Because of these dynamics, elevated levels of GGT and CDT are good indicators of actual heavy drinking and acute relapse to drinking in the process of abstinence from alcohol, so called “state markers”. Elevated MCV is associated frequently with prolonged heavy drinking and points to the suspected dependence even if abstinence from drinking lasts for more days or even a month after a period of heavy drinking [4, 13]. The goal of the study was to discover the occurrence of the abnormal values in readily available laboratory tests for MCV and GGT in the patients who were seeking treatment for alcohol dependence at the time of treatment entry.

Material and methods

The study was retrospective and based on descriptive analysis of the data from medical records of all patients who were asking for alcohol related problem treatment at the Centre for Treatment of Drug Dependencies (CTDD) in Bratislava in the years 2014 and 2015. Only those with diagnosis of alcohol dependence (F10.2) according to ICD-10/WHO [18: 225-227] diagnostic criteria were included. The assessment was conducted after examination by experienced psychiatrist in the field of dependence. The whole group consisted of 597 patients. Only the patients who volunteered were included for further analysis. Those on court orders for mandatory treatment were excluded as were patients whose blood sample could not be taken for various reasons. Subjects were excluded if they had active and serious medical diseases (such as congestive heart failure, chronic obstructive pulmonary disease, cancer, uncontrolled diabetes and chronic renal failure). From the overall group, the study sample of 543 patients was formed for further statistical analysis. The average age of the patients was 45 years (SD ± 12.3). 72% were males. Blood samples were taken for hematologic and biochemical examination of MCV and GGT in a standard procedure, realised in certified laboratory. Breathalyzer test (BT) on alcohol was conducted during the treatment entry examination with calibrated detector Alco-sensor IV CM. Two subgroups according to positive and negative presence of alcohol were created for comparison of biological markers. Comparison of biological markers was also conducted between the subgroups of males and females.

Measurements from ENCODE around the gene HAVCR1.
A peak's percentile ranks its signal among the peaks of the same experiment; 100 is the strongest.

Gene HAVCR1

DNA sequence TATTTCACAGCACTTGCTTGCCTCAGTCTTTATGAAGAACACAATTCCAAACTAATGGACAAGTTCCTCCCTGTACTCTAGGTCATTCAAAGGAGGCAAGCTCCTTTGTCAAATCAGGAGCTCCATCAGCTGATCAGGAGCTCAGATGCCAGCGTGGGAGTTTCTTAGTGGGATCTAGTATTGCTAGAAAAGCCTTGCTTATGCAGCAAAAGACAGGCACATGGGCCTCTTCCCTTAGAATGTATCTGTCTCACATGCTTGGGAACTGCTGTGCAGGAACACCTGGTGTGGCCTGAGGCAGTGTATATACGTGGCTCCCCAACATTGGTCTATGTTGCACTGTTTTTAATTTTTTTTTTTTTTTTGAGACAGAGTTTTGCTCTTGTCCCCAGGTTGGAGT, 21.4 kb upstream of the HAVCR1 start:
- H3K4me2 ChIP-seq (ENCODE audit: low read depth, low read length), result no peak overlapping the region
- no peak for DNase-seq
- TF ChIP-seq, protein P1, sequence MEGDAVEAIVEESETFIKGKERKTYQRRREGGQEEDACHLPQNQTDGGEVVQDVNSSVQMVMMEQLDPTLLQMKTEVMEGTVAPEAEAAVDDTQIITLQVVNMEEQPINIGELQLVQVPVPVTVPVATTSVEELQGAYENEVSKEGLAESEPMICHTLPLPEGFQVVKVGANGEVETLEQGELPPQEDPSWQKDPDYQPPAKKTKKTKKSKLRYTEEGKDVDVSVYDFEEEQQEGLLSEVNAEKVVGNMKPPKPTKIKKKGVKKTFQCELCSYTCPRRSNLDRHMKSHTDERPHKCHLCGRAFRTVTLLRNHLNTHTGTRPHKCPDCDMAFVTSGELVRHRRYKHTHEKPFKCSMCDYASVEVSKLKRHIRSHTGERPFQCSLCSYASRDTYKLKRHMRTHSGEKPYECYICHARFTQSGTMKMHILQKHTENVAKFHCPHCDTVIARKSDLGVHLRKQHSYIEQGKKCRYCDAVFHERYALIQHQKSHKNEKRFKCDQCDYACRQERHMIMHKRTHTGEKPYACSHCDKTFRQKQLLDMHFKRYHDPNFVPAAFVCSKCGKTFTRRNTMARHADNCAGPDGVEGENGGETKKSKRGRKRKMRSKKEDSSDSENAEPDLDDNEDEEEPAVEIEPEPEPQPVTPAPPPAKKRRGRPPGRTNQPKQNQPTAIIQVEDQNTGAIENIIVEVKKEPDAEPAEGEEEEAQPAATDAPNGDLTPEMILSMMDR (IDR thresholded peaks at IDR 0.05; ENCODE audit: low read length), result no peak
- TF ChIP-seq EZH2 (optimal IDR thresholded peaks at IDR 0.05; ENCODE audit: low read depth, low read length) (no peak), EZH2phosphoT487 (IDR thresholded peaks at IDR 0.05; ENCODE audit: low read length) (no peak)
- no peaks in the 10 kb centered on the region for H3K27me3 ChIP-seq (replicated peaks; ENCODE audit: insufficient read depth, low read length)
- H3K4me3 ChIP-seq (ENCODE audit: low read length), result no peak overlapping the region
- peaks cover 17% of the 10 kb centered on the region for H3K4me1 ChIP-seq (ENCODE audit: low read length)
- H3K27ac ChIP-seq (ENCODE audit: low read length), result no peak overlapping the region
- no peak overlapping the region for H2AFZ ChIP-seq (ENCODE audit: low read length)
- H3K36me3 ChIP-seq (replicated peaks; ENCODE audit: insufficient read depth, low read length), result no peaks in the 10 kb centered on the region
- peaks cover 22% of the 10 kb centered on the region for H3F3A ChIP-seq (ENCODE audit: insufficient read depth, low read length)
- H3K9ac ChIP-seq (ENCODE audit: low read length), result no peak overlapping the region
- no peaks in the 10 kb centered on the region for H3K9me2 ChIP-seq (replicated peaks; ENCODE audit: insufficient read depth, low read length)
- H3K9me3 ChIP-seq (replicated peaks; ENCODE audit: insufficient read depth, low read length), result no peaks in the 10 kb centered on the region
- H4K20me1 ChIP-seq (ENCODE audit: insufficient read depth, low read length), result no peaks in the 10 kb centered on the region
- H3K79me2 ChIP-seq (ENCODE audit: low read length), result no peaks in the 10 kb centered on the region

Increased values of GGT had 272 (50%) patients and abnormal MCV value was found in 239 (44%). At least one laboratory marker was increased in 348 (64%) patients at the time of their admission to treatment (Figure 1).
There was a positive BT result in 119 (22%) patients. The two subgroups were equal in terms of gender and age. The subgroup with positive BT consisted of 71% males, average age 44 (SD ± 11.4) years. In the subgroup with negative BT were 72% males, average age 45 (SD ± 12.3) years. Abnormal values of GGT were found in 79 (66%) and MCV in 67 (56%) of the patients in the subgroup with positive BT. At least one increased marker was found in 93 (78%) patients (Figure 2).
Comparison of biological markers between the subgroups of males and females revealed that GGT was increased in 194 (50%) males and 74 (49%) females. The difference was statistically nonsignificant. MCV was increased in 154 (40%) males and 85 (56%) females. The difference was statistically significant (p ≤ 0.01).


Heavy alcohol consumption with or without signs of alcohol dependence is not only the primary cause of alcohol-specific medical conditions like alcoholic liver disease but contributes to the development and worsening of many other medical conditions and hampers treatment effectiveness. Physiological macrocytosis is seen in pregnancy, new-borns and infants. Macrocytosis without anaemia may sometimes be a normal variant found in members of the same family, suggesting a genetic predisposition. Studies have further shown a relationship between GGT levels and a variety of extra hepatic chronic diseases, which are associated with oxidative stress, including cardiovascular diseases, diabetes, metabolic syndrome, cancer, neurodegenerative diseases and rheumatoid arthritis [19-21]. While the specific role of alcohol as a possible trigger for such morbidity has remained unknown. Patients visiting doctors are reluctant to self-report and minimalise harmful drinking. In alcohol use disorders, biomarkers should be used not only to confirm the aetiology but also to help the interactions between physicians and patients on raising the issue of alcohol use as a possible cause of adverse health outcomes. Therefore recommended biological laboratory markers are useful screening tool in this respect. GGT and MCV of erythrocytes are easy to be tested in daily out-patient practice by general practitioners and specialists. The knowledge of their sensitivity is important for the interpretation and decision-making in medical practice.